General Recap & Update (Summer 2007)

People’s Advocate v. Independent Citizen’s Oversight Committee (Calif.)—Suit for declaratory and injunctive relief to prevent expenditure of public funds for research focused on embryonic stem cells and cloning. Adverse ruling from trial court, upheld by court of appeals. Petition for review to state supreme court denied.

Roe v. Planned Parenthood (Cincinnati, Ohio)—Civil action for damages and injunctive relief filed against PP for performing abortion on fourteen-year-old girl in violation of Ohio law. Claims on behalf of girl and parents include violation of parental notice and consent statutes, informed consent statute, and law requiring reports in cases of suspected child abuse. PP’s motion to dismiss four of the claims was overruled, and PP unsuccessfully appealed that decision. Plaintiffs proceeded with discovery seeking redacted records of abortion on other minors. PP objected, but court ruled that records must be produced. PP appealed, and decision from Ohio Court of Appeal is pending.

Pedigo v. Hershey (Calif.)—Amniocentesis detrimentally used on pre-born child with improper consent. Civil suit filed. Case proceeding in trial court.

Rader v. Akins (Calif.)—Suit against Riverside Community College for arrest of pro-lifers engaged in free speech activity. Settled for damages and attorney fees.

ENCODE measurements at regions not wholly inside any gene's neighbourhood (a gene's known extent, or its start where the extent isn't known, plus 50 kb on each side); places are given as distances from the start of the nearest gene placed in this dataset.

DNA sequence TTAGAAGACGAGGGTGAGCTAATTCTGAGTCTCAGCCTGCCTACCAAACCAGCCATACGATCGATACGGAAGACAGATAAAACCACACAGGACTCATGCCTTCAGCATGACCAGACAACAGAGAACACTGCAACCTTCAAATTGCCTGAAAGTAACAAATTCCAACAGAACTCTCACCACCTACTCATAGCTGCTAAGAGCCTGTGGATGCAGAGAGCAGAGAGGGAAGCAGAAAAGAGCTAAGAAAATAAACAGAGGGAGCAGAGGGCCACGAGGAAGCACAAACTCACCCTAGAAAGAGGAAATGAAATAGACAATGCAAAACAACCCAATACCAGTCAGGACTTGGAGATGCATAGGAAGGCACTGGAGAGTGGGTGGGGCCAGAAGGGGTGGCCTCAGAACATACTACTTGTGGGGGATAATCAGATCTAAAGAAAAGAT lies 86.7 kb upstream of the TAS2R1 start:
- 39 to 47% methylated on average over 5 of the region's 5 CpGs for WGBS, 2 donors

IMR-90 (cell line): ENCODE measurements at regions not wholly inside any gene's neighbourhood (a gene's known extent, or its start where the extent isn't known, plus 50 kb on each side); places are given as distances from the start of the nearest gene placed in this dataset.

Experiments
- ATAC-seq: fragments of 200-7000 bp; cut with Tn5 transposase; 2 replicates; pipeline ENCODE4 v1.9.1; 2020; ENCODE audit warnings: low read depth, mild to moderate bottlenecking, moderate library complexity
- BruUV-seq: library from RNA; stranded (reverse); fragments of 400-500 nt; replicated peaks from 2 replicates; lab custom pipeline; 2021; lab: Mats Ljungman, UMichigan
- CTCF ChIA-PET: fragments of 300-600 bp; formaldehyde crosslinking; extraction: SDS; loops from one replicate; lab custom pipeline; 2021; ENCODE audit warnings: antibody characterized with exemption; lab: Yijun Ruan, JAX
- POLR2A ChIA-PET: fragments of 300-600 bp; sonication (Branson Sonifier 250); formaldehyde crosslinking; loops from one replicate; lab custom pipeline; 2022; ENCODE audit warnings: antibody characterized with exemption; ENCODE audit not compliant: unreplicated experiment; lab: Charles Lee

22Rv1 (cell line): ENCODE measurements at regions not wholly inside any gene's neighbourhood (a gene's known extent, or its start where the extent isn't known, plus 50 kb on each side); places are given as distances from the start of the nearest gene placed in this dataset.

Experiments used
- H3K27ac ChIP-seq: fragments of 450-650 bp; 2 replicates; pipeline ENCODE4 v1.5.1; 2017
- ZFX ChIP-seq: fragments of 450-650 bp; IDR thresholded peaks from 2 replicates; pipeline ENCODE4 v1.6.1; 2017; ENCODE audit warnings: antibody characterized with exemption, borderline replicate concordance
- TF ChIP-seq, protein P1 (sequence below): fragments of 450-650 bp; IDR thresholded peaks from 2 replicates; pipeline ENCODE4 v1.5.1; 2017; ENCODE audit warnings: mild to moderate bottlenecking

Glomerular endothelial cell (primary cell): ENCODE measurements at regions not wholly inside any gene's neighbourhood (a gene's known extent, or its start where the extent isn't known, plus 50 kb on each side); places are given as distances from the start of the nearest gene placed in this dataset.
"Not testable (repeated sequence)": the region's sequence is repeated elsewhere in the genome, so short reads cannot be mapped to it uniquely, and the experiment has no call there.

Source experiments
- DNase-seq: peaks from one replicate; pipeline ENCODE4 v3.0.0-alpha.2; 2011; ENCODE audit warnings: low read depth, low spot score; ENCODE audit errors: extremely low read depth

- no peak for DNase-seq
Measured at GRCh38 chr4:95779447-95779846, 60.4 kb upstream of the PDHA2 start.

Logsdon v. Hains (Ohio)—Federal civil rights lawsuit for damages filed against two Cincinnati police officers for arresting sidewalk counselor at abortion clinic without probable cause. Lower court dismissed based on qualified immunity, but Sixth Circuit reversed, holding that a “prudent” officer would listen to witnesses on both sides, rather than only listening to clinic employee and telling pro-lifers to “tell it to the jury.” Case remanded for further proceedings in trial court.

Storms, et al. v. CSU Los Angeles—Pro-lifers arrested for remaining on campus after being told they could only hold signs in a deserted area near campus police station. Charges dismissed. Civil rights action filed against university police officers. Case settled with damages, attorney fees and expungement of arrest record.

Mason v. Sullivan—Pro-lifers arrested for engaging in free speech activity on Santa Barbara City College campus and engaging in free speech activity. After charges dismissed, civil rights action filed, District court granted motion to dismiss. Appeal to Ninth Circuit filed, and decision is pending.

Moreno v. Los Gatos (Calif.)— Pro-lifers arrested for picketing and distributing literature on public sidewalk outside high school. Police told them they had to stay 1,000 feet from the school. No charges filed. Complaint for civil rights violation filed. Town has agreed to permanent injunction and payment of attorney fees. Appeal pending re statutory damages for plaintiffs.

National Tax Limitation Foundation v. Westly (Calif.)—Suit challenging grants for training in embryonic stem cell research made pursuant to Prop 71, a California initiative providing $3 billion in funding for embryonic stem cell research. Grants violated Prop 71 in that University of California employees were permitted to vote on grants to UC. Case dismissed where appellate decision in People’s Advocate v. ICOC decided issue adversely to plaintiffs.